Yea, we have a savannah, sort of. At least that is what we call it. It is, more or less, a nano plateau, a “vast plain of grass”, covering about 4800 m2, at the highest point of our land and also home to our little hill, which we call “Himmelbakken“. There are some stones on the savannah. The sheep graze there in a rotational system, it’s their home, their territory, even if they move every 3-4 days. It borders “the desert“, it is close to “the liberated chestnut” and it slopes down slightly towards “the fertile crescent”, where we also find “insect nation” [which is silly reference to Bill Bailey’s tune from Cosmic Jam, of course]. The landscape goes from arid savannah on sandy soil at the top, to a lush, damp grove with black soil situated at the heart (or centre) of our 2.8 ha of the earth.

Then, by a wild stretch of the imagination: One of the stones, does it have a sheep’s face?

Here is a current overview, from our on-going observations, pictures taken September 18 and 21. It is late summer, following an allegedly non-conformative “Indian Summer” (which requires that freezing point has already been reached) that saw temperatures rising to 30 C around northern Europe. Things are lush now.

At peak dandelion, in the end of April, it was wonderful, if you, like us, love the lion’s tooth, and a month later all that remained was leaves, flowers and the medicine we made:

In late winter, just as we moved in, with the sun rising, it looked like this:

Here’s a machine version of the savannah, to give further ideas of context and understanding of the homeland of our sheep:

“…Natural Characteristics of Savannah:

  • Vegetation: Savannahs are characterized by a mix of grasses and scattered trees or shrubs. The grass component varies but often includes species like buffalo grass, Bermuda grass, and various types of savannah grasses. The trees and shrubs in savannahs are typically drought-resistant, such as acacias and baobabs.
  • Climate: Savannahs are typically found in tropical or subtropical regions and are known for their distinct wet and dry seasons. They experience a pronounced dry season with little to no rainfall and a wet season with heavy rains. This seasonality influences the type of vegetation and the animals that inhabit the savannah.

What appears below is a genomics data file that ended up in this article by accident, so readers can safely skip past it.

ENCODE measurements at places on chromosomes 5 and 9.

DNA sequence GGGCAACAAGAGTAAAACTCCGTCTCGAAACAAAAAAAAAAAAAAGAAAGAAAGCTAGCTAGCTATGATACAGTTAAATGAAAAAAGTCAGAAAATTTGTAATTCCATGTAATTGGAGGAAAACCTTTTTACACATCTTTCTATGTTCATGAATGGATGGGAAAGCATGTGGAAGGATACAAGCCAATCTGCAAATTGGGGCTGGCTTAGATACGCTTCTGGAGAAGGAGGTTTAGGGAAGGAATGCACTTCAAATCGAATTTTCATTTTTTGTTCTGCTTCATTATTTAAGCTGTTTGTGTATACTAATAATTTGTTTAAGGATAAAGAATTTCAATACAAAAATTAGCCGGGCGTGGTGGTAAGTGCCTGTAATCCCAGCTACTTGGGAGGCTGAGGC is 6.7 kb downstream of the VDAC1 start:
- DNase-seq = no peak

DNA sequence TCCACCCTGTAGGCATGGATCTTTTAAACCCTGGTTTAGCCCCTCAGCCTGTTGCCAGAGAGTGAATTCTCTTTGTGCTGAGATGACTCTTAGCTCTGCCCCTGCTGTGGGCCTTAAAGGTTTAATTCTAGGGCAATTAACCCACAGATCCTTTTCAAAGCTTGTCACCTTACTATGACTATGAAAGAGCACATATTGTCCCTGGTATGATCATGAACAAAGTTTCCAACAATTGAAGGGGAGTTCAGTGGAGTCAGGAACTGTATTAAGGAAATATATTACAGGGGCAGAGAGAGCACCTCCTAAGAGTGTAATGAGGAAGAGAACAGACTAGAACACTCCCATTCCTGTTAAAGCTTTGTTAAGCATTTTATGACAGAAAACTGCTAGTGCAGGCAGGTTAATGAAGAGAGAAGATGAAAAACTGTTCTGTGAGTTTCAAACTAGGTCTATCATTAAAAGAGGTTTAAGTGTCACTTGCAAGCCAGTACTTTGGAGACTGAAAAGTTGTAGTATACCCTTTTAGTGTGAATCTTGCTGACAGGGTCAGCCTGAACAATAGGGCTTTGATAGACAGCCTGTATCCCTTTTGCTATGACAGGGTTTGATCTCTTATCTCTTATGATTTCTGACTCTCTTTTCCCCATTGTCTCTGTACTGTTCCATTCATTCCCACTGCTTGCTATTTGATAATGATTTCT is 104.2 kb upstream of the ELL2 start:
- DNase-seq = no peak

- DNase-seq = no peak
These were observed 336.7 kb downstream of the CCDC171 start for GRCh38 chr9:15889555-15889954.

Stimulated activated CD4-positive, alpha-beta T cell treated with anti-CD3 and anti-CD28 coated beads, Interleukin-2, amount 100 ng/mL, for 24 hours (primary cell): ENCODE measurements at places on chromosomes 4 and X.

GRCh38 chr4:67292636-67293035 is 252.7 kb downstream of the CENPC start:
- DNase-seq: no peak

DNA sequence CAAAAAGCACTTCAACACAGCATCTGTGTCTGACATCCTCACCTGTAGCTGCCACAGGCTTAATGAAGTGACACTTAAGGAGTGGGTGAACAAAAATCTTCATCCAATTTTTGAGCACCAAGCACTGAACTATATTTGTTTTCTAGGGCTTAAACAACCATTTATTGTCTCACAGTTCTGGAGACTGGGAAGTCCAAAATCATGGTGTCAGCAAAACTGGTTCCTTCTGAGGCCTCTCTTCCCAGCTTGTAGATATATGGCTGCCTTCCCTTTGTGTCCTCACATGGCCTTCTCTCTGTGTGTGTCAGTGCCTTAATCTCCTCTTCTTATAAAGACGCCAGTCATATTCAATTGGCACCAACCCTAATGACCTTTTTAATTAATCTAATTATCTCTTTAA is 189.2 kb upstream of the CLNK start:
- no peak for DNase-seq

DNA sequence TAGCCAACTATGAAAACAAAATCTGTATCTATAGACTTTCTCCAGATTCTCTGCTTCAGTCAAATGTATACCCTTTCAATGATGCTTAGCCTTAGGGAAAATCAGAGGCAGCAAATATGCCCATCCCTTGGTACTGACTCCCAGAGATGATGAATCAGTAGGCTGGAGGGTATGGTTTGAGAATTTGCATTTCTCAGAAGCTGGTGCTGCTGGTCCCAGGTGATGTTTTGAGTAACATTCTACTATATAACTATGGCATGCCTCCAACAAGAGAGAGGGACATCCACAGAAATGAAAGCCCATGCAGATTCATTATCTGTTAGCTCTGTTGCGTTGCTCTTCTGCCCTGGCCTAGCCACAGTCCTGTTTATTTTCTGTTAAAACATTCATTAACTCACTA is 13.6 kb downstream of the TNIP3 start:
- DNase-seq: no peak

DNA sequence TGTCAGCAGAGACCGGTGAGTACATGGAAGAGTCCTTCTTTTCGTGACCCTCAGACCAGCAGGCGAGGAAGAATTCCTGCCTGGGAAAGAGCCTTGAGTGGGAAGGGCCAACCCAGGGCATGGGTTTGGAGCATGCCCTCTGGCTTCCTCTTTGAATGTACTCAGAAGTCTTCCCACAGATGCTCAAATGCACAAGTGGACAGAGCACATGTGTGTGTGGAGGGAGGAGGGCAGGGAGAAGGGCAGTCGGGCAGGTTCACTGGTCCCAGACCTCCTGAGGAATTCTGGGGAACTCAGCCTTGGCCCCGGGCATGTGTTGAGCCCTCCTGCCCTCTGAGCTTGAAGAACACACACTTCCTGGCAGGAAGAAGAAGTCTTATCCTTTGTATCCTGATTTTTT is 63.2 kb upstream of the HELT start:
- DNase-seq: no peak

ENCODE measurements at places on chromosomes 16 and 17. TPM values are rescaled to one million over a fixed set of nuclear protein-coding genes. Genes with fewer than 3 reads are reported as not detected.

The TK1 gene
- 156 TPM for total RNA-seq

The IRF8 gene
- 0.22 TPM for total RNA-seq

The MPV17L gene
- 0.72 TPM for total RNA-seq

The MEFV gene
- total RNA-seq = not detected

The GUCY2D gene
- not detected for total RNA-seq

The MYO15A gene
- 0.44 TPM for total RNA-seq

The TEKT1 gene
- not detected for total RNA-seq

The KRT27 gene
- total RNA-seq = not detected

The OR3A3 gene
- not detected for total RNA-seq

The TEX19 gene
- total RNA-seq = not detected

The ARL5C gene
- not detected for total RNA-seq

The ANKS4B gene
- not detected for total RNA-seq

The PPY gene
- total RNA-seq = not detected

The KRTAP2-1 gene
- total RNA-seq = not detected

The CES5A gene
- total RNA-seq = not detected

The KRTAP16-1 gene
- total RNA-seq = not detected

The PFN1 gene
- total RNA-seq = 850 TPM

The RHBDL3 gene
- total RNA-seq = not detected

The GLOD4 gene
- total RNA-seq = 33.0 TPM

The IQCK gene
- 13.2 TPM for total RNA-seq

• Biodiversity: Savannahs are home to a wide range of wildlife, including large herbivores like elephants, giraffes, zebras, and antelopes, as well as predators like lions, cheetahs, and hyenas. The biodiversity in savannahs is often high due to the availability of water and diverse vegetation.

Etymology of “Savannah”:

  • The word “savannah” is believed to have originated from the Taino (Arawakan) word “zabana,” which was used to describe tropical grassy plains or flat, open areas. European explorers and settlers likely encountered this term when they arrived in the Americas and applied it to similar landscapes they found there.

Indigenous Knowledge and Cultural Evolution:

  • Indigenous communities living in or near savannah regions have developed deep knowledge of the ecosystem. They have traditional practices related to land use, fire management, and sustainable hunting and gathering that have been honed over generations. This knowledge is critical for their survival in these environments.
  • Cultural evolution among indigenous communities in savannah regions often involves a harmonious relationship with the land. Many indigenous cultures incorporate the savannah landscape into their rituals, art, and spirituality. These landscapes often hold deep cultural significance, and traditional knowledge is passed down through oral traditions.

Ruminants in Savannahs:

  • Ruminants are herbivorous mammals known for their specialized digestive system, which allows them to efficiently break down fibrous plant materials. In savannahs, ruminants play a crucial role in shaping the ecosystem.
  • Grazing Behavior: Ruminants like antelopes, buffalo, and zebras are common grazers in savannahs. Their feeding behavior helps control the growth of grasses, preventing them from becoming too dense and allowing for a more diverse range of plant species to thrive.
  • Nutrient Cycling: Ruminants also contribute to nutrient cycling in savannah ecosystems. Their feces contain nutrients that are essential for plant growth, which enriches the soil and supports the growth of new vegetation.
  • Predator-Prey Dynamics: Ruminants are a primary food source for large predators like lions and cheetahs. This predator-prey dynamic helps regulate herbivore populations and maintains a balance in the ecosystem.
  • Cultural Significance: In many indigenous cultures, ruminants hold cultural and symbolic importance. They are often central to rituals, ceremonies, and traditional stories, reflecting the deep connection between indigenous communities and the animals that inhabit the savannah.

In summary, savannahs are unique ecosystems characterized by a mix of grasses and scattered trees, with distinct wet and dry seasons. The term “savannah” has indigenous origins, and indigenous knowledge and cultural practices have evolved in harmony with these landscapes. Ruminants, as key herbivores, play vital roles in shaping the savannah ecosystem and hold cultural significance in many indigenous communities…”.